Whether you’re planning to head to Tokyo soon or in the future, there are a few things you should know before you go.
I always convert my money at my bank before traveling to a foreign country, but apparently for Tokyo, it would have been better if I didn’t. There are exchange booths on the streets that take no commission or fees, so you can easily convert your money when you are there. I even saw and used a machine that looked like an ATM where you insert your local currency and get the exchange rate in yen right then and there – no fees. Note: The smallest bill you can get is ¥1000 so you will accumulate a LOT of coins! Try to keep track of these and spend them as much as possible.
I tried to look into the train system before going to Tokyo and it literally made my head spin! The maps and routes were so intimidating and overwhelming. However, I promise it only looks that way on paper. Yes, their train system is very complex, but it’s simple to navigate. The Japanese are very efficient! The trains always run on time. You can easily use the maps feature on your iPhone under the “transit” tab and it tells you which trains to take, the number of stops, transfers and even how much it will cost you. The only downside is they stop running at 12:30am, so if you’re planning to stay out late – have another mode of transportation in mind. Uber is available, but it is quite expensive in Tokyo.
Where to Eat
- Ichiran Ramen – I had this Place on my list before I went, but I didn’t think we’d actually make it. We happened to find it while walking but the line was insanely long so we didn’t want to wait. We left looking for another Ramen spot and happened to find their second location a few blocks away with no line! Lucky us. Pro tip: if one has a line, go to the other. You order on something that looks like a vending machine – press the buttons for what you want and pay there. A worker will give you a paper (also in English) with options on how you like your noodles cooked, how spicy, etc. It was delicious! So much flavor and the restaurant itself is an experience. There’s individual bar type seating where you can close a wooden curtain and have your own booth.. or don’t.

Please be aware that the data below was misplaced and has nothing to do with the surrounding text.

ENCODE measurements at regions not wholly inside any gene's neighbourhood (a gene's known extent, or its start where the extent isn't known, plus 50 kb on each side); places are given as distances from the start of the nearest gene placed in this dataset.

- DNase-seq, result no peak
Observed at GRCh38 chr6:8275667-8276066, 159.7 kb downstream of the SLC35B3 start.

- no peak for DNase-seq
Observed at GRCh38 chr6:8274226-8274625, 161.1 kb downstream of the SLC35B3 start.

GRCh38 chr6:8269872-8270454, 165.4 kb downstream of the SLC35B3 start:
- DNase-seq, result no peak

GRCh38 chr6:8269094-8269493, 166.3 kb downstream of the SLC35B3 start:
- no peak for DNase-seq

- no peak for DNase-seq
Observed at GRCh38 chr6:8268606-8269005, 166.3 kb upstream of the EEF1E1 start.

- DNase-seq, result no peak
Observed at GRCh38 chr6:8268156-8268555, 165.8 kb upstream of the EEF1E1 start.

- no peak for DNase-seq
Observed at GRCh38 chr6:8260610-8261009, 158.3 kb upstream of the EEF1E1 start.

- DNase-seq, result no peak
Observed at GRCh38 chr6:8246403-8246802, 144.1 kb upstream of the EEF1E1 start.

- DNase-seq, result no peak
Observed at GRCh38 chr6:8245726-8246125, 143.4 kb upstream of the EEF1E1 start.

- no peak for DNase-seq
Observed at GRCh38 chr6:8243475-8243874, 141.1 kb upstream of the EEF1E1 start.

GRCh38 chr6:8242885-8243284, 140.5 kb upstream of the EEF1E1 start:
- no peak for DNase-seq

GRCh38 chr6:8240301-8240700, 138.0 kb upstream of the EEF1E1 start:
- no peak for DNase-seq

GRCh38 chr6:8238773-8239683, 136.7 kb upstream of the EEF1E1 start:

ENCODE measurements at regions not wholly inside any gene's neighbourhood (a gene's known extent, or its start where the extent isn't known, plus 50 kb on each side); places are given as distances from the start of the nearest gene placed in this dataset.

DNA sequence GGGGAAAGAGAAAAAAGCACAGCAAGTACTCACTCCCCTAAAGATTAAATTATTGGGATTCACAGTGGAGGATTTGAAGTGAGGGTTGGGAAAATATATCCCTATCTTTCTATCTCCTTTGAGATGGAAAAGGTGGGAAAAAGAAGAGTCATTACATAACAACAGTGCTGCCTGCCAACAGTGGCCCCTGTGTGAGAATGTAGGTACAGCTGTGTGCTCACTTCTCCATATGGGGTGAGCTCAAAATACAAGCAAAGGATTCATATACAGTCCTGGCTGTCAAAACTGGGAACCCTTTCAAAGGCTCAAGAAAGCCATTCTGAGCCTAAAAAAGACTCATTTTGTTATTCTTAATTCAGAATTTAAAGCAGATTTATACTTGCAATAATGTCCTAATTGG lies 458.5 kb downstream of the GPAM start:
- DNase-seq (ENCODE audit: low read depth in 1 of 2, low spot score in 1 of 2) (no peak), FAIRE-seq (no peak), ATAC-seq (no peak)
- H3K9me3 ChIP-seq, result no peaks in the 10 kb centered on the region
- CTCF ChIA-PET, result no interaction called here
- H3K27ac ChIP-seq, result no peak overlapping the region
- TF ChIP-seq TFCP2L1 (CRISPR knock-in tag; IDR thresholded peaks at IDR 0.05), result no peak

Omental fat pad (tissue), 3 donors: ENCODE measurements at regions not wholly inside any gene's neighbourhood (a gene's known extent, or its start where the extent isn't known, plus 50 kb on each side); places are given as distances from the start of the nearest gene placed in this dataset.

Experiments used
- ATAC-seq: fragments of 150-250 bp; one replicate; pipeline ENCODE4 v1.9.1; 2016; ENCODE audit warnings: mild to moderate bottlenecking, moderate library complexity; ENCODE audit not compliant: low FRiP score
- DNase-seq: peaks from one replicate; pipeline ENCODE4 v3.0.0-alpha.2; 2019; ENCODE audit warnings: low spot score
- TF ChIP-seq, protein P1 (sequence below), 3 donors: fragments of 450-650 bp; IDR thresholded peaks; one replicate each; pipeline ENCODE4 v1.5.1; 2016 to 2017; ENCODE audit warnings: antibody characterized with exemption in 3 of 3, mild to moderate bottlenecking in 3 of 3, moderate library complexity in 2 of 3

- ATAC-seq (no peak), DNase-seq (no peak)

- Zhao – now this Place was incredibly hard to find! No one in this area spoke English, but two very sweet people in a nearby dentist office left their job to show us the way. Here there’s a pond when you enter and you catch your own fish to eat! Afterward you tell the chef how you’d like it prepared. It’s cheaper if you catch your own fish, but you can also from the menu. My friend caught hers almost as soon as she dropped her rod – I wasn’t as skilled and ended up ordering from menu. Lol. It has traditional Asian seating where you remove your shoes and sit on the floor at a wooden table – cute experience. Note: Go to the listed address, then up the stairs behind the building, from there take the elevator to the 7th floor – that’s where you’ll find it.
Conveyor belt sushi – in case you haven’t realized, we were into eating at places that were also experiences. There are several conveyor belt sushi restaurants all over Tokyo. At the one we ran into, the chefs prepare in the middle and the food just comes around, you grab and eat whatever you want, and if there’s something you see on the menu that isn’t there, just ask them to make it. The plates are different colors and your price is based on plate color (you know how much everything is before you take.) Then you just pay right at the end.http://accordingtokaitlyn.com/wp-content/uploads/2018/11/img_7692.mov